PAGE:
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The Wisdom of True Piety.

The Wisdom of True Piety.

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Published by glennpease
BY REV. C. SIMEON, M. A.


Ps. cxix. 34. Give me understanding, and I shall keep thy
law ; yea, I shall observe it with my whole heart.
BY REV. C. SIMEON, M. A.


Ps. cxix. 34. Give me understanding, and I shall keep thy
law ; yea, I shall observe it with my whole heart.

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Published by: glennpease on Jun 21, 2014
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THE WISDOM OF TRUE PIETY. BY REV. C. SIMEO, M. A.Ps. cxix. 34. Give me understanding, and I shall keep thy law ; yea, I shall observe it with my whole heart. A SPIRITUAL discernment essentially differs from the mere exercise of our intellectual powers. A man may have the richest stores of human know- ledge, and the most discriminating faculty in various branches of science, and yet be under the dominion, the allowed dominion, of his own lusts and passions. But spiritual knowledge is always accompanied with gracious dispositions: and for the sake of its prac- tical effects alone is it to be desired. This appears from what St. Paul says respecting the intercessions which he continually offered before God in the be- half of his Colossian Converts : ** We do not cease," says he, *' to pray for you, and to desire that ye may be filled with the knowledge of his will in all wisdom and spiritual understanding ; that ye may walk worthy of the Lord unto all pleasing ^.'' In a fore- going part of this psalm it might seem, as if know- ledge » Col. i. 9, 10. VOL. IV. D D 402 PSALMS, cxix. 34. [420. ledge alone had been the end for which David desired a spiritual illumination : " Open thou mine eyes, that I may behold wondrous things out of thy law." But we see in our text, that he had far other ends in view : he longed for knowledge, only that he might have his soul the more enlarged by it
 
to run the way of God's commandments : " Give me understanding, and I shall keep thy law ; yea, I shall observe it with my whole heart." From these words we will take occasion to shew, I. How true wisdom will operate — The provisional engagement which David entered into was no other than what must necessarily result from an answer to his petition. If God give to any of us a spiritual understanding, we shall immediately begin, 1 . To keep his law — [Whatever God has revealed will he a law unto us. Has he bidden us repent P We shall humble ourselves before him in dust and ashes Has he enjoined us to believe in his dear Son ? We shall receive him into our hearts, and embrace him as all our salvation and all our desire Has he commanded us to obey his precepts ? We shall endeavour to search out his will, and to conform ourselves to it in all things What- ever temptations may assault us, we shall not suffer them to turn us aside from the path of duty. Whatever opposition we may have to encounter, we shall hold on our way, determined to keep God's law, yea, to "keep it to the end''." This alone is true wisdom '" ; yea, this is the first beginning of wisdom in the soul ^.] 1. To observe it with our whole hearts — [There are two things which a spiritual understanding will most assuredly teach us, namely, the beauty and excellency of God's law, and the folly of rendering to it a merely partial obedience.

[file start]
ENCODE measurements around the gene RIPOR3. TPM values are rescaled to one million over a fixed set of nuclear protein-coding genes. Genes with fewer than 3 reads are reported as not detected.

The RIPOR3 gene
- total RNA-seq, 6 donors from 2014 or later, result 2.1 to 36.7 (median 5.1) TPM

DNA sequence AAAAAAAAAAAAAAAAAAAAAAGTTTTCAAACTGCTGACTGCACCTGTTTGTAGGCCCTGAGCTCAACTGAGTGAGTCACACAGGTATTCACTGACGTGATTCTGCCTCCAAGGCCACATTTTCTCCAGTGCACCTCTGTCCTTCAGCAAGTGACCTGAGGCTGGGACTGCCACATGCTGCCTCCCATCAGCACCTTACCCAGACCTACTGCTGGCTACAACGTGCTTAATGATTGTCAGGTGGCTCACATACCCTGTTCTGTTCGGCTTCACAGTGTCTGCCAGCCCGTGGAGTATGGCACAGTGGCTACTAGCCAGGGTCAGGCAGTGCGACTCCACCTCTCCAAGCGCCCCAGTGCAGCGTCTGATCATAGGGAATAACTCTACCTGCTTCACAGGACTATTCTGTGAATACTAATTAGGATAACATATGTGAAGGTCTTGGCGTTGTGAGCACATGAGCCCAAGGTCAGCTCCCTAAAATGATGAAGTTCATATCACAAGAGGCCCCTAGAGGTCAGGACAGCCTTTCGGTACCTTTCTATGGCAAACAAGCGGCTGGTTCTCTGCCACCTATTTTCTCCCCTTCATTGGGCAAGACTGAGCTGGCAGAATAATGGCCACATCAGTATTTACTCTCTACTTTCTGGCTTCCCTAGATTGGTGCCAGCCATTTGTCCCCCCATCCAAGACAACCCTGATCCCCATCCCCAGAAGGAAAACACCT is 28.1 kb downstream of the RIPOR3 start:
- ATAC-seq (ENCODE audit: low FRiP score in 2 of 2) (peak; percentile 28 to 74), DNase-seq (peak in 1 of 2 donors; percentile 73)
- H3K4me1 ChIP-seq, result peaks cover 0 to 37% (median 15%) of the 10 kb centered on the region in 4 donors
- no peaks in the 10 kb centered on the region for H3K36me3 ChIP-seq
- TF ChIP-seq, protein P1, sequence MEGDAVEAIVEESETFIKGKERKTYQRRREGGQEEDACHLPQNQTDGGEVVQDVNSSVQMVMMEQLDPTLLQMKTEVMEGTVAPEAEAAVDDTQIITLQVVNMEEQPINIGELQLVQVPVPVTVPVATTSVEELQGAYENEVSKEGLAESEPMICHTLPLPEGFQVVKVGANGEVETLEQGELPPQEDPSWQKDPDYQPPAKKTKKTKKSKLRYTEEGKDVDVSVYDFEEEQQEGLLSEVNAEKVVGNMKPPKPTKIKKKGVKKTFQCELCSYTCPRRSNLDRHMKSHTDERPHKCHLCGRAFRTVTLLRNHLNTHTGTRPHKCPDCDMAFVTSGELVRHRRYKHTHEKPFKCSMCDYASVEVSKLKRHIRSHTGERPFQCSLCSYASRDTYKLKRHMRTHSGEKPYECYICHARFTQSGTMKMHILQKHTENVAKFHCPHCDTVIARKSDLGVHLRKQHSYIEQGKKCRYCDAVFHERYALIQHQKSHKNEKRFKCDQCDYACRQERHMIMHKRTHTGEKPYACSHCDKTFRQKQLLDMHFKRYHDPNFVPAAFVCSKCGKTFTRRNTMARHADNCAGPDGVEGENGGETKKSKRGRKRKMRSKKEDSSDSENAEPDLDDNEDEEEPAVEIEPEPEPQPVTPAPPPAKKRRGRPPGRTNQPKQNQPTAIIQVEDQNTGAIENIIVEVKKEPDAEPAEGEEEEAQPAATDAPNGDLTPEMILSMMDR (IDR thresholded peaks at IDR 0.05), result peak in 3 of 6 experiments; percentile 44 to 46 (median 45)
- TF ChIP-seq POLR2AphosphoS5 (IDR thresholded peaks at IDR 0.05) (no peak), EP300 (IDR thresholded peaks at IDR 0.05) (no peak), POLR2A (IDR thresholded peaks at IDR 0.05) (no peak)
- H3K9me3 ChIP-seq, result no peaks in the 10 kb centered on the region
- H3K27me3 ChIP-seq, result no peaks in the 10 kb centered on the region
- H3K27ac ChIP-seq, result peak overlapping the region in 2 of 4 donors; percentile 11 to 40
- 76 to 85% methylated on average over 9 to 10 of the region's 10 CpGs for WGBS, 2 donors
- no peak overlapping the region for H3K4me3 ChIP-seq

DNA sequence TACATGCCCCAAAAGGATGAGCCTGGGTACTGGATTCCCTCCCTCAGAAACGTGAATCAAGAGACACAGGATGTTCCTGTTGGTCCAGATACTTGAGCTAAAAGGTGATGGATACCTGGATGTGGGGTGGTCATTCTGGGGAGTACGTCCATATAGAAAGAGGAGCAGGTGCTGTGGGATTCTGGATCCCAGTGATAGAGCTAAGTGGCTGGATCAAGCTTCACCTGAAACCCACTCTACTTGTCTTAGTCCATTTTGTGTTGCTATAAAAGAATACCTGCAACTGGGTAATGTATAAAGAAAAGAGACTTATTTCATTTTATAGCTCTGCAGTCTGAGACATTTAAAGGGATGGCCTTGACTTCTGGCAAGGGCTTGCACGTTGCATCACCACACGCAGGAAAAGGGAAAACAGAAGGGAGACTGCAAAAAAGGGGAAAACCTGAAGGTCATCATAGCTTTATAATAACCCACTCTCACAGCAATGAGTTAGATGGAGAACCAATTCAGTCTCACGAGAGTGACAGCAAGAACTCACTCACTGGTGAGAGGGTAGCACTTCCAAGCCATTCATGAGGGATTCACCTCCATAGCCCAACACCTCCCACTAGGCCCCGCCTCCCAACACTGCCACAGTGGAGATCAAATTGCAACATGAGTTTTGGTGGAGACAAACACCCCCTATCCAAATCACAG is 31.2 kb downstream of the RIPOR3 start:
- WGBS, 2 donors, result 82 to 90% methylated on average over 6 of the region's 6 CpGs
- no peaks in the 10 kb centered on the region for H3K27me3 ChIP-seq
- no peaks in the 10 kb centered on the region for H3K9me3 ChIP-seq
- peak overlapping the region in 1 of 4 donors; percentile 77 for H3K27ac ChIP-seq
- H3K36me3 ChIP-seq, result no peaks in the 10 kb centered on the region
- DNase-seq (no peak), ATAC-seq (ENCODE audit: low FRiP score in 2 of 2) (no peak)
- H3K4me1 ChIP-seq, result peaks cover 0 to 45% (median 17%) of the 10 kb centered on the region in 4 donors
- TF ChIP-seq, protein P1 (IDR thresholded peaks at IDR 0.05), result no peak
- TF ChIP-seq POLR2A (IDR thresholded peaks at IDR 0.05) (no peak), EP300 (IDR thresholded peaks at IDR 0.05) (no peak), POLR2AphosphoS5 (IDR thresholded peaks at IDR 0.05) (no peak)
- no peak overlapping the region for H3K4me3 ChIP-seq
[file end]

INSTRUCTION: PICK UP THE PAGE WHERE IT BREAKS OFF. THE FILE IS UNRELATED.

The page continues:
To an unenlightened mind many of God's commands appear absurd : and men are ready to say of them, " This is a hard saying; who can hear it?" But, in the view of one who is taught of God, " there is no commandment grievous :" the scope of every thing which God has spoken, is, to produce the present and eternal happiness of his creatures : the language of every injunction is, Be holy, be happy To attempt to lower '' ver. 1 i2. * Job xxviii. 28. ^ Ps. cxi. 10. 420.] WISDOM OF TRUE PIETY. 403 lower any command to the standard of man's opinion, or of our own wishes, is seen to be the most horrible infatuation : for, if we can deceive man, we cannot deceive God : " to him all things are naked and open/' As he knows the extent of his own com- mands, so he knows the precise measure of obedience which we pay to them: "He weighs," not our actions only, but "our spirits" also. Hence a partial obedience is the same kind of folly as if a man should request permission to take a poisoned cup, because it was sweet ; or as if he should shut his eyes, and say, that no man can see him. Convinced of this, he begs of God to "put truth in his inward parts," and desires to be " an Israelite indeed, in whom is no guile."] As from a root which is acknowledged to be good we may anticipate a corresponding produce, so from fruit that is excellent we may infer with certainty the goodness of the root. In proof of this we will proceed to shew, II. Wherein its operation will approve itself to every reflecting mind —

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